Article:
I was checking out the Moto G on the AT&T GoPhone page and saw that it was being advertised as a 4G LTE phone. That didn't sound right, so I clicked on the chat to confirm. You can see below what I found out, but first the intro.
The Moto G is part of a lineup of three phones introduced shortly after Google acquired Motorola. The other two are the Moto X and the Moto E. The G falls in the middle of the line-up. It is not as powerful as the X but not as stripped down as the E. As of January 2015, the X and G have been updated once. The E was the last one released, and it is still in its first version. All these phones run fairly recent versions of the Android operating system, so you should be able to do pretty much anything you want (within reason) with the phone.
As I said, this phone stands in the middle of the lineup and has most of the features of the X, except for one significant limitation.
It is a 3G phone, which seems to be where from where it gets its name. This means that when this phone has to go on the cellular network, it uses Sprint’s 3G network. The minimum speed to qualify as 3G is 200 kb/sec, however all the big carriers offer speeds higher than that. Generally speaking, the slowest speeds appear to be from Sprint, and the highest speeds are from T-Mobile. Currently the Moto G is offered as a no-contract phone on the Republic Wireless (which uses Sprint’s network), Verizon Prepaid, and AT&T GoPhone plans.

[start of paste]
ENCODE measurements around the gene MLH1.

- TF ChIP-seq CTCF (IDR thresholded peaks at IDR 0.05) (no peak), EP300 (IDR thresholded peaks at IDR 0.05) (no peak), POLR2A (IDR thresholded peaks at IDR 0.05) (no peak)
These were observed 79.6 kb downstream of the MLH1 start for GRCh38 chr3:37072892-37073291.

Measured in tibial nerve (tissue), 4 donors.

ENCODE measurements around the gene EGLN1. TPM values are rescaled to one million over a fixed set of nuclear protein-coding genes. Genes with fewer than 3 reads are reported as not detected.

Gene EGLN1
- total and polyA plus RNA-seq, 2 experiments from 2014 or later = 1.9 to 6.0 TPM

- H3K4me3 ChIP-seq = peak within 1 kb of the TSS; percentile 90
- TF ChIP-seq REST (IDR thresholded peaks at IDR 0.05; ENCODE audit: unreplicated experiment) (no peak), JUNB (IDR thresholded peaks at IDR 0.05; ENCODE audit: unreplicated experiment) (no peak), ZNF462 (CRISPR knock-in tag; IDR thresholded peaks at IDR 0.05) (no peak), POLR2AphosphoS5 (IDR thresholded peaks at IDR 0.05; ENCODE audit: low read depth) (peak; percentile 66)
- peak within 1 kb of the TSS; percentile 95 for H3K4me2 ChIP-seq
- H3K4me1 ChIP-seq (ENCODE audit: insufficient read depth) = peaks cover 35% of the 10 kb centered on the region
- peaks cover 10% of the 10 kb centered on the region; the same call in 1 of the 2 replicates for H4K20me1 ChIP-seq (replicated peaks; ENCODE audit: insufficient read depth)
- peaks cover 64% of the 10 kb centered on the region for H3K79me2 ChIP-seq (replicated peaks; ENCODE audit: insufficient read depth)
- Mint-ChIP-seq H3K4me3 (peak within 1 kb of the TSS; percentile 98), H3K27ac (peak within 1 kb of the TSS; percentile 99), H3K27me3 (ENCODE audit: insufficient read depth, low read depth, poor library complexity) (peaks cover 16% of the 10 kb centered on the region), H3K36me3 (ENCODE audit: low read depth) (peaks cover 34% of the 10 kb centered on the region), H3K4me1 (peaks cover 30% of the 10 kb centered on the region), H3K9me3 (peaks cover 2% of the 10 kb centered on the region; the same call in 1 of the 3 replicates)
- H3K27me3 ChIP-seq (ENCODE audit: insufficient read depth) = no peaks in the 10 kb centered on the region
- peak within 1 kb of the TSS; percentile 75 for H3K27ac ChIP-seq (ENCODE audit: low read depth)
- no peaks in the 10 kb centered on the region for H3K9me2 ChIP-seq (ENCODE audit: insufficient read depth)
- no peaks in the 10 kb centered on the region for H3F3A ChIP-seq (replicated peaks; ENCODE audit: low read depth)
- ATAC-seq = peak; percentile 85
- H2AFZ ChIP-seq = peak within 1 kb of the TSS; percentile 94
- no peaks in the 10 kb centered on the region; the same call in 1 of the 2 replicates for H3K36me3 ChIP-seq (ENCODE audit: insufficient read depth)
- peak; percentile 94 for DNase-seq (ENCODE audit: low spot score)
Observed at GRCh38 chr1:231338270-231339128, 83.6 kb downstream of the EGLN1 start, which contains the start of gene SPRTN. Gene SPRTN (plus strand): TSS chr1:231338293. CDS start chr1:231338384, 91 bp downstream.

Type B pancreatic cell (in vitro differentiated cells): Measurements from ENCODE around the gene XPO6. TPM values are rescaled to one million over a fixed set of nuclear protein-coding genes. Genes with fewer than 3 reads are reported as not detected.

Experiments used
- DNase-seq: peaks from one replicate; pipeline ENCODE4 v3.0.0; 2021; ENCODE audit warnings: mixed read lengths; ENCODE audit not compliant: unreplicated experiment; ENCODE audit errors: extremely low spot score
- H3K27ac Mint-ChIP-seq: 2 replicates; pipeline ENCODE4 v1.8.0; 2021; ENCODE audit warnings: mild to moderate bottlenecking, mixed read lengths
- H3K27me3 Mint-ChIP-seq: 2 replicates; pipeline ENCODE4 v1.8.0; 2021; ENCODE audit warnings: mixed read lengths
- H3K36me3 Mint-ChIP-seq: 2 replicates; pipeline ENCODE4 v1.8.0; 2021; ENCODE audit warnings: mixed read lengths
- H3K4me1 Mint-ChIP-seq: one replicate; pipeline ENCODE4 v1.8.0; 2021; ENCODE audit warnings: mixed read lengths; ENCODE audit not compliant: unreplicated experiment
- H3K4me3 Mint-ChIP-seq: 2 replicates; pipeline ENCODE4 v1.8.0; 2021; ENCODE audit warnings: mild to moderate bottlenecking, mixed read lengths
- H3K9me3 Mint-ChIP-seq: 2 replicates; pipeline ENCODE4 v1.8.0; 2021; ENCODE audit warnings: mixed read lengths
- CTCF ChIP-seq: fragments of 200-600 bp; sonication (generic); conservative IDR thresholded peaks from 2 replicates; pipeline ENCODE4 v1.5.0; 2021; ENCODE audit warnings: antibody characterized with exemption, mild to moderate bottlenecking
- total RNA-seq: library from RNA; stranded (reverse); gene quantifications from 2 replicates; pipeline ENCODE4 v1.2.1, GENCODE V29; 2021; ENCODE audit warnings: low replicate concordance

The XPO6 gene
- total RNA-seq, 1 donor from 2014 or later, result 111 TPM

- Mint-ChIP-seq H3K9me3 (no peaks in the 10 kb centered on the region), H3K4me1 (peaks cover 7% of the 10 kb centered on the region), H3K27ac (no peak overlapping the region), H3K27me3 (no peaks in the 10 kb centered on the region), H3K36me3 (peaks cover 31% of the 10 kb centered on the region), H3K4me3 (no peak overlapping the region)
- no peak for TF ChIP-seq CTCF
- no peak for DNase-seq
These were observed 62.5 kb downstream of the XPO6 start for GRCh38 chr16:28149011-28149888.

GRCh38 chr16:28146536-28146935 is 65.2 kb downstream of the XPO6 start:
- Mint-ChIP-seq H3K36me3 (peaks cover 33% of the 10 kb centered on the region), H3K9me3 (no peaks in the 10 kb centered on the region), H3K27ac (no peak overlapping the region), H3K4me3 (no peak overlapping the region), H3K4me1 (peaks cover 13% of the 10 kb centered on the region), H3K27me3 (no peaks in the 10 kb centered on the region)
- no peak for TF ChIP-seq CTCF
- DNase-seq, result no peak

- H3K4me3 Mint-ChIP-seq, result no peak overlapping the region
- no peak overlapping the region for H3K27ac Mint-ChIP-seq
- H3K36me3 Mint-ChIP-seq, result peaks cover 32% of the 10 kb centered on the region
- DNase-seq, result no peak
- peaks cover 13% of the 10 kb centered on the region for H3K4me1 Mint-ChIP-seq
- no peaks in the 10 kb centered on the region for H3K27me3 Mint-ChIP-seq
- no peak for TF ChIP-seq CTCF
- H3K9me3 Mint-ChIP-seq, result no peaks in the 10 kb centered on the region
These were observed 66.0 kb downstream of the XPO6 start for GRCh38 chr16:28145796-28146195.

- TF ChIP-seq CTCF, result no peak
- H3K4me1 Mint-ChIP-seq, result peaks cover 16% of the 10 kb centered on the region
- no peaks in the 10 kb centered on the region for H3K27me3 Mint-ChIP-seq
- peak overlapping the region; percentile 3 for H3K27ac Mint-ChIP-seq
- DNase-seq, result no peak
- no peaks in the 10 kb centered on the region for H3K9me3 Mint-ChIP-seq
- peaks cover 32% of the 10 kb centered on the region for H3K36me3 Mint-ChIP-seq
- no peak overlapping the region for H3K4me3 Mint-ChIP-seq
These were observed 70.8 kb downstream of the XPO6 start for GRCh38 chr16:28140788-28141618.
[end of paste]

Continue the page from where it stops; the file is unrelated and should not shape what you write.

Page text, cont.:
The Moto G for AT&T has been specially manufactured to support the 4G bands.
As you can see, "Bruce" from AT&T confirmed that this version supports bands 2, 4, 5, and 17, which are the bands for 4G LTE.
Note: This is still part of the first generation Moto G models. The second generation model is still a 3G phone but has some other upgraded features such as the screen.
I just found out that U.S. Cellular now also offers the LTE version of this phone. In fact, it is offering it on sale apparently as part of the relaunch of their prepaid plans which start at $45 per month for smartphones.
In actual use, as long as you have good coverage, 3G is not that bad unless you stream a lot of videos. If you’re interested in the Republic Wireless version of the phone (they have great plans), then presumably you will have access to Wi-Fi much of the time. If this is an issue for you, you can get the AT&T version.
Moving on . . .
The 5 MP camera should be good enough for most uses. The Moto X and other newer phones have higher resolutions, but because the lenses tend to be about the same, you don’t get the full benefit of the increased resolution as you would with a dedicated camera like a DSLR. Still, the phone has one advantage over the DSLR: you always have it with you.
The 1.3 MP front-facing camera means you can take decent enough selfies. You will also be able to use Skype or other applications for face-to-face video with your friend, relatives and so on.
The 4.5 inch LCD screen made out of the so-called Gorilla Glass scratch-resistant material. The size is big enough yet still comfortable to hold in one hand. Screens, of course, are gradually getting bigger just like the TV’s. For example, the newer Moto X has a 5.2 inch screen, and as everyone knows, Apple finally joined the big-screen bandwagon with the iPhone 6 and 6 Plus. Still, earlier, they touted the ergonomics of a slightly smaller screen, and they were partially right, except people still wanted bigger screens because bigger is better right? Or maybe they just wanted to ditch their iPads. Who knows?
Well, if you choose the G, you are saying that a 4.5 inch screen is big enough, for now. In fact, for the price, the screen was one its main selling features.